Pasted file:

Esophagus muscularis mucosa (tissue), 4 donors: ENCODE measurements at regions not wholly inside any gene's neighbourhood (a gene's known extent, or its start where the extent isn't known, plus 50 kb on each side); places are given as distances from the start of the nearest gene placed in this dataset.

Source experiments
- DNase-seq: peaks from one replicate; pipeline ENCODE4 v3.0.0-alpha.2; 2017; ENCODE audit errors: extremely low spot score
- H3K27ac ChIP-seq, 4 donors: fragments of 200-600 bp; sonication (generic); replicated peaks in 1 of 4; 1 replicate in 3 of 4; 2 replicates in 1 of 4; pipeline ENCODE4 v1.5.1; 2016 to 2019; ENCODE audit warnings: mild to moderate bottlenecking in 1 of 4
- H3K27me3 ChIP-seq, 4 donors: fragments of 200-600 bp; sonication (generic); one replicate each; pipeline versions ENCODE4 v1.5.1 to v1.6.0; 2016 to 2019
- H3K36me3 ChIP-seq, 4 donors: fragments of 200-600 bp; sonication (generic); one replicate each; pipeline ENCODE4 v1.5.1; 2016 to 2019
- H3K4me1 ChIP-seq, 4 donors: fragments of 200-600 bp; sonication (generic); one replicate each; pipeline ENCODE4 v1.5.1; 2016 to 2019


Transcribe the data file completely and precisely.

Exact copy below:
Esophagus muscularis mucosa (tissue), 4 donors: ENCODE measurements at regions not wholly inside any gene's neighbourhood (a gene's known extent, or its start where the extent isn't known, plus 50 kb on each side); places are given as distances from the start of the nearest gene placed in this dataset.

Source experiments
- DNase-seq: peaks from one replicate; pipeline ENCODE4 v3.0.0-alpha.2; 2017; ENCODE audit errors: extremely low spot score
- H3K27ac ChIP-seq, 4 donors: fragments of 200-600 bp; sonication (generic); replicated peaks in 1 of 4; 1 replicate in 3 of 4; 2 replicates in 1 of 4; pipeline ENCODE4 v1.5.1; 2016 to 2019; ENCODE audit warnings: mild to moderate bottlenecking in 1 of 4
- H3K27me3 ChIP-seq, 4 donors: fragments of 200-600 bp; sonication (generic); one replicate each; pipeline versions ENCODE4 v1.5.1 to v1.6.0; 2016 to 2019
- H3K36me3 ChIP-seq, 4 donors: fragments of 200-600 bp; sonication (generic); one replicate each; pipeline ENCODE4 v1.5.1; 2016 to 2019
- H3K4me1 ChIP-seq, 4 donors: fragments of 200-600 bp; sonication (generic); one replicate each; pipeline ENCODE4 v1.5.1; 2016 to 2019